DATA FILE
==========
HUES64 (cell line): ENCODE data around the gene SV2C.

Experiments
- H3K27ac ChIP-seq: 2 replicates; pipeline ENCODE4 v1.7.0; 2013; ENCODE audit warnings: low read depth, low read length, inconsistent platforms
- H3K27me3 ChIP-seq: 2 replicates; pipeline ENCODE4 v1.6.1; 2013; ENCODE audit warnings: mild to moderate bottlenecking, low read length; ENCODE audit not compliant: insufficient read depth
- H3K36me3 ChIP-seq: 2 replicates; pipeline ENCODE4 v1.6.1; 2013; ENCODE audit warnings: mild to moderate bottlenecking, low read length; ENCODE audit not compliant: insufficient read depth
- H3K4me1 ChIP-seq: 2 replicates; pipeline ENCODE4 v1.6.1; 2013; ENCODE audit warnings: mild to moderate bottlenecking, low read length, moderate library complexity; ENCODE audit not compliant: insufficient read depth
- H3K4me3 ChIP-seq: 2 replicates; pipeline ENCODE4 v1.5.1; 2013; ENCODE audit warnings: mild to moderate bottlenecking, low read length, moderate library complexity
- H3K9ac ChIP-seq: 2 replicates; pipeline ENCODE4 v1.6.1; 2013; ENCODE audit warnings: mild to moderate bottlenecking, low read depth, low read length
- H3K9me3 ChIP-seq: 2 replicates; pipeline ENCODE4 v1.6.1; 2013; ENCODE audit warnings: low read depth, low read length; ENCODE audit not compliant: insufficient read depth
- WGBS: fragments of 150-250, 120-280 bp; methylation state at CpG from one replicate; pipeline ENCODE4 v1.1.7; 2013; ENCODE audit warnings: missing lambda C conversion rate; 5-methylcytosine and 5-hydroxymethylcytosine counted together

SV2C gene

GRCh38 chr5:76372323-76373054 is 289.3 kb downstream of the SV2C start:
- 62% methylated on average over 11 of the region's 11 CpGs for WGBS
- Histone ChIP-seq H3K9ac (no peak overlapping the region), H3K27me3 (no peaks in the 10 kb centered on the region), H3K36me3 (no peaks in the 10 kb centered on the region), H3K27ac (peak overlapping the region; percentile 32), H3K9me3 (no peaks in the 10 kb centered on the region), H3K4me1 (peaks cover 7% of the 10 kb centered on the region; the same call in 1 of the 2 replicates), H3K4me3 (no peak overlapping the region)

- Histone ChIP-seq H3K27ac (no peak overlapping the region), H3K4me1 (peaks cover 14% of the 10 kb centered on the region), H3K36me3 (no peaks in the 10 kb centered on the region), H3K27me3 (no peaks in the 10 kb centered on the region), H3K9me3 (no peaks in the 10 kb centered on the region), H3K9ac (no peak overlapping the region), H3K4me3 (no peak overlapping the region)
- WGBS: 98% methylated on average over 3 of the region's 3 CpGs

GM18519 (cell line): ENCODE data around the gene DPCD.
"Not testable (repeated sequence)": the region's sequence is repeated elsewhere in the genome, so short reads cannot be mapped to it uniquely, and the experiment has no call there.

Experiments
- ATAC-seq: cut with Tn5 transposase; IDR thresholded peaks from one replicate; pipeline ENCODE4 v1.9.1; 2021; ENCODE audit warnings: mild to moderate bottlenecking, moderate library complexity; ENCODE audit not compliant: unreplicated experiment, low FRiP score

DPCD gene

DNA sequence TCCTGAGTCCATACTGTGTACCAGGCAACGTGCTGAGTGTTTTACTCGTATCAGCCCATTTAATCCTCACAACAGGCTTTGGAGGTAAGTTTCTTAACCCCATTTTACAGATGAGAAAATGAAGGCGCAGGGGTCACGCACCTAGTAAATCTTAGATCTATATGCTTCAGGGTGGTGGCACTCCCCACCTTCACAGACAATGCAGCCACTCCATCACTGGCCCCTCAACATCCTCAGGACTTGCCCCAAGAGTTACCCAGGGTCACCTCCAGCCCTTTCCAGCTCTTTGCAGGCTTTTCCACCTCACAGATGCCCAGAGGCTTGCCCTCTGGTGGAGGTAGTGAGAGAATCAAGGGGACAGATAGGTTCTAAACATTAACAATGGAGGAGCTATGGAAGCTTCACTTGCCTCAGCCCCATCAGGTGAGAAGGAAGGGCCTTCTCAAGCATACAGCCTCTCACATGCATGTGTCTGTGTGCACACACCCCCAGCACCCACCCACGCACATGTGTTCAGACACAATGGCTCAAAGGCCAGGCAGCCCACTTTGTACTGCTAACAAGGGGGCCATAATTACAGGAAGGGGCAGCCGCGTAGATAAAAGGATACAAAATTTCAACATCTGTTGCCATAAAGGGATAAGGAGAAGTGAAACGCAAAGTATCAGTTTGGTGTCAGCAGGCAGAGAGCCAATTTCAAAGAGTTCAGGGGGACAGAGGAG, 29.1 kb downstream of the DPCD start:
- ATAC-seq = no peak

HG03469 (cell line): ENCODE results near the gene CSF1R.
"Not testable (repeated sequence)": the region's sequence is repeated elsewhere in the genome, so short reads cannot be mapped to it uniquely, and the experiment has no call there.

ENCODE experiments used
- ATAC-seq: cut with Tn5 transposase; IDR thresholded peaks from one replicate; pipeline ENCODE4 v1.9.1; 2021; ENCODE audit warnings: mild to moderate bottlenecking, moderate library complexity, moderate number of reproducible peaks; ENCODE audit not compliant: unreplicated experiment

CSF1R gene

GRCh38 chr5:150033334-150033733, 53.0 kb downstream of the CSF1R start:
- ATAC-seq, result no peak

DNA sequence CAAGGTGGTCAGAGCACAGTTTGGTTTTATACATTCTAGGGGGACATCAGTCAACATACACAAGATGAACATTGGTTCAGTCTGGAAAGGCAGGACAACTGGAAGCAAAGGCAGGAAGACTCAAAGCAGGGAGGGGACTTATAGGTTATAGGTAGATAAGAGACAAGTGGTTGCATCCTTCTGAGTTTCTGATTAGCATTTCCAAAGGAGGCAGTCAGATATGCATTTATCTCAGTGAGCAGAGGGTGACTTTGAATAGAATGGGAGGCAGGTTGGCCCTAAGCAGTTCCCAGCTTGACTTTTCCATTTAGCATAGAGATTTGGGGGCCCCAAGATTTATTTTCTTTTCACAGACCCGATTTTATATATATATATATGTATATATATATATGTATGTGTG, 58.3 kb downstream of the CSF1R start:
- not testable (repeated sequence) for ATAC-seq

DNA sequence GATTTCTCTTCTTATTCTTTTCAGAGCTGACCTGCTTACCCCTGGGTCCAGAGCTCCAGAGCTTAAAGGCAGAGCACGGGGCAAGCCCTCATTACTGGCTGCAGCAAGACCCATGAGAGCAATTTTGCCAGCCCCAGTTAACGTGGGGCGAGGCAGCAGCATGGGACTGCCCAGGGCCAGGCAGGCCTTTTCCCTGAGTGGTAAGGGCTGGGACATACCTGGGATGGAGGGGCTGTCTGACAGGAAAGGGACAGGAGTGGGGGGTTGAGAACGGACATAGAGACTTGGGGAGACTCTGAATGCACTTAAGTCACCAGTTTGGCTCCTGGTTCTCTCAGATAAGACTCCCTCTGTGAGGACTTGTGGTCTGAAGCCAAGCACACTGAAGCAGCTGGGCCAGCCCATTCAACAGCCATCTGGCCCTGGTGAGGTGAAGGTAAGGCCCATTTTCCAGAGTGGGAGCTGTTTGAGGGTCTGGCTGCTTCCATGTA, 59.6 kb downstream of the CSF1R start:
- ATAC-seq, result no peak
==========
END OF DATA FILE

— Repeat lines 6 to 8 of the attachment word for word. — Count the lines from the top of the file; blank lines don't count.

- H3K4me1 ChIP-seq: 2 replicates; pipeline ENCODE4 v1.6.1; 2013; ENCODE audit warnings: mild to moderate bottlenecking, low read length, moderate library complexity; ENCODE audit not compliant: insufficient read depth
- H3K4me3 ChIP-seq: 2 replicates; pipeline ENCODE4 v1.5.1; 2013; ENCODE audit warnings: mild to moderate bottlenecking, low read length, moderate library complexity
- H3K9ac ChIP-seq: 2 replicates; pipeline ENCODE4 v1.6.1; 2013; ENCODE audit warnings: mild to moderate bottlenecking, low read depth, low read length